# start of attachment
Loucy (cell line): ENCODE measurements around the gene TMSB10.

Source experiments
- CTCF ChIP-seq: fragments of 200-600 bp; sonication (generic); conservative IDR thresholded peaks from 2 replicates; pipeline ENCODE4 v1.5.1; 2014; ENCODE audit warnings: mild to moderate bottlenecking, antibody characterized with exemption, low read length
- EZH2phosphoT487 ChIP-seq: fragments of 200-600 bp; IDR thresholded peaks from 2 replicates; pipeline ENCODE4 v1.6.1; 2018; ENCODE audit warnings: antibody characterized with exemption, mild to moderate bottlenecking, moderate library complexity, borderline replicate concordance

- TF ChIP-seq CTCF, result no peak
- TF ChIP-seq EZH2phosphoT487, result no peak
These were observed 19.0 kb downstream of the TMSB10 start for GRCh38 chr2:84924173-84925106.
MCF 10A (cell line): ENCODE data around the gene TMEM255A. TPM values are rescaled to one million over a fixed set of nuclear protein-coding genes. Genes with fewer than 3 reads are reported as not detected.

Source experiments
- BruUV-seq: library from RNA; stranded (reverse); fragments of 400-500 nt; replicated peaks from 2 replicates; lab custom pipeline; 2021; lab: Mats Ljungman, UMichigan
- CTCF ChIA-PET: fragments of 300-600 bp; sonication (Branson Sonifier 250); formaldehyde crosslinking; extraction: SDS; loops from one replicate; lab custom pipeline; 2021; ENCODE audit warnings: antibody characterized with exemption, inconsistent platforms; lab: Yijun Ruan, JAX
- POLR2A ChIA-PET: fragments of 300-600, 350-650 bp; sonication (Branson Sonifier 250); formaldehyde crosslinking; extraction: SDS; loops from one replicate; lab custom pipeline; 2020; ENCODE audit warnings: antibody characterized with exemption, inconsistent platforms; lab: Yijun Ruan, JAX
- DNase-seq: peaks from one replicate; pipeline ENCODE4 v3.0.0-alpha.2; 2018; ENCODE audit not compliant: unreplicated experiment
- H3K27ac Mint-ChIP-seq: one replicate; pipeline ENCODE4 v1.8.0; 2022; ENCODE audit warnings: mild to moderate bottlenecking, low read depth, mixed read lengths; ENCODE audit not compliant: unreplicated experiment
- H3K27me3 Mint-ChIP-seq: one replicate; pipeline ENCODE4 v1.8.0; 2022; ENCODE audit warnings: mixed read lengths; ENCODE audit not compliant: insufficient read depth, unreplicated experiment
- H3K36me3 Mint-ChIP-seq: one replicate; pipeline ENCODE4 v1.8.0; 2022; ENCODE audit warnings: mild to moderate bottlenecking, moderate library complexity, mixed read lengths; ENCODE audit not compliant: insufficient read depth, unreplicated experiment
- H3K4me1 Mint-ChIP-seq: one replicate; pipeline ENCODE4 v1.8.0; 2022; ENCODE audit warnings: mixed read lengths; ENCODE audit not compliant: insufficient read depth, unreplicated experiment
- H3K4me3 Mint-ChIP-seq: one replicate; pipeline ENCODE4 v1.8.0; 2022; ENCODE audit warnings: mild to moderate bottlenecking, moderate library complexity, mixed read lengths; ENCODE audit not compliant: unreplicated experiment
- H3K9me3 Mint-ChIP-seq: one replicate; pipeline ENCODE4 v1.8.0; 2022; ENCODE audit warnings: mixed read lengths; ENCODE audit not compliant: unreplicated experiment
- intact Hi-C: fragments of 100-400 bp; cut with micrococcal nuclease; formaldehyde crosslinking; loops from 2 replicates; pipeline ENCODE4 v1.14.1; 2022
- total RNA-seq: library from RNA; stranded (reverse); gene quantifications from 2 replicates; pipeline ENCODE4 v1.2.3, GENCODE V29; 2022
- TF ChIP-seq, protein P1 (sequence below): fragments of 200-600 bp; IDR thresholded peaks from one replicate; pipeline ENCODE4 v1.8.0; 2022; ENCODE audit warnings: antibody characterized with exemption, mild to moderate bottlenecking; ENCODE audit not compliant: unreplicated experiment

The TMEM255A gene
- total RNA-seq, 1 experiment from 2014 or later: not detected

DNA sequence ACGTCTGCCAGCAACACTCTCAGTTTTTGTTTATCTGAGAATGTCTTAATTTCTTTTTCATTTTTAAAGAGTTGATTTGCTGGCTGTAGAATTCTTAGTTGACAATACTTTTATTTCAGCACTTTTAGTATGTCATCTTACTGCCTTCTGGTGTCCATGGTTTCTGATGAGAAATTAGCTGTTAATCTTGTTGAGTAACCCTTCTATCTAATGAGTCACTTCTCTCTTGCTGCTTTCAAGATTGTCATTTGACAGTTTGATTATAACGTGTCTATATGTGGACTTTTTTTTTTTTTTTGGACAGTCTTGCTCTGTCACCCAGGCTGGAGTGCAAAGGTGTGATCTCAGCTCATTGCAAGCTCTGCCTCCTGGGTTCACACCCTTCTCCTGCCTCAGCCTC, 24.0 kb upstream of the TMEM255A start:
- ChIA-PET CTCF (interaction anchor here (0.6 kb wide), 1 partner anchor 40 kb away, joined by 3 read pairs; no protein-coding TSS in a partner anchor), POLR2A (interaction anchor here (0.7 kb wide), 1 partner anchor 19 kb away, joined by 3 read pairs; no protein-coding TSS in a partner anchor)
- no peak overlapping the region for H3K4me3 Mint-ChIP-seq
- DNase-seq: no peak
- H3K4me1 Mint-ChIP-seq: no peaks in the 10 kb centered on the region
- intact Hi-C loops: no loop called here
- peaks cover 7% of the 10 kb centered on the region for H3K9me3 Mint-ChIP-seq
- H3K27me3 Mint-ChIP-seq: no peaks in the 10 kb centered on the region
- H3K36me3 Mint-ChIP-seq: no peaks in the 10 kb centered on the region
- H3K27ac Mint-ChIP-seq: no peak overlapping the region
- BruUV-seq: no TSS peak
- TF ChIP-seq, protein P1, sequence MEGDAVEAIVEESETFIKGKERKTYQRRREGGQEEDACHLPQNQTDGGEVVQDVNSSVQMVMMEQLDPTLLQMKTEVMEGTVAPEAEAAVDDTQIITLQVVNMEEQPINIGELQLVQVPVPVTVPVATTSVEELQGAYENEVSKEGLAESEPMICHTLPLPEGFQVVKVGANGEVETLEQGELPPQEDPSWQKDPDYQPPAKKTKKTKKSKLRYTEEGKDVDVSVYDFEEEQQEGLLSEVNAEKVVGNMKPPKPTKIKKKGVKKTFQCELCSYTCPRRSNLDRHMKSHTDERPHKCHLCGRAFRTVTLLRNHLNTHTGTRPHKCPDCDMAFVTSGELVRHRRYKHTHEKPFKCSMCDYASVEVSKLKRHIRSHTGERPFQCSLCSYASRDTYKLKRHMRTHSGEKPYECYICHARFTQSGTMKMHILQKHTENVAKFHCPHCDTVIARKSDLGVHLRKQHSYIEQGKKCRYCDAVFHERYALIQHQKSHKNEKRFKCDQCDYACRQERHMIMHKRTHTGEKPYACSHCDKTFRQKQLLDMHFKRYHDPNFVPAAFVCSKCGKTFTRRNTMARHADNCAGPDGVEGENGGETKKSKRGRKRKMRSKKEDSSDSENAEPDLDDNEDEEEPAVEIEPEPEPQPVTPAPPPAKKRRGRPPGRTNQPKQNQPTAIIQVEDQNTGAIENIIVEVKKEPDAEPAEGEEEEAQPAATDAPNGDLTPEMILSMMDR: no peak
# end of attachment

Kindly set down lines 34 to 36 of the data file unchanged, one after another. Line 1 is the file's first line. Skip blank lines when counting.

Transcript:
- H3K27ac Mint-ChIP-seq: no peak overlapping the region
- BruUV-seq: no TSS peak
- TF ChIP-seq, protein P1, sequence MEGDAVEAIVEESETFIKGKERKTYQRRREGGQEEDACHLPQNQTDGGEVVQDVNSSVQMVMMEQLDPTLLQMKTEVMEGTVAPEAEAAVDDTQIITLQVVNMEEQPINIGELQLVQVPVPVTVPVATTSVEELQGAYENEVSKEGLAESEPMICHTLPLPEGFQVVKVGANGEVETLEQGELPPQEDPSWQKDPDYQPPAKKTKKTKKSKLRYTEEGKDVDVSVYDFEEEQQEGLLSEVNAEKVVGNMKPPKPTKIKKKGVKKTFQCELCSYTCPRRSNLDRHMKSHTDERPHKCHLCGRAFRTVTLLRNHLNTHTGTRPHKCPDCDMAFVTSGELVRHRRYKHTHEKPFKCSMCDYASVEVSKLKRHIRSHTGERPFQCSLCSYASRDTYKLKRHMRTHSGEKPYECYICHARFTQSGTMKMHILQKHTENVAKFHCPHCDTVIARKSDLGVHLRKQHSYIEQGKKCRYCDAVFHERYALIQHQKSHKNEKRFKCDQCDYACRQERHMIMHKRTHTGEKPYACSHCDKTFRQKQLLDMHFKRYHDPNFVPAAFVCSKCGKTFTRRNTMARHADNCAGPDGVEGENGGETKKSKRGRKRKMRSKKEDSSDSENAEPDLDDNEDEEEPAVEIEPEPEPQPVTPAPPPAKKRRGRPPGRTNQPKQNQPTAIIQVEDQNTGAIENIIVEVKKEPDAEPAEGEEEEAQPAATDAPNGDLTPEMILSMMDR: no peak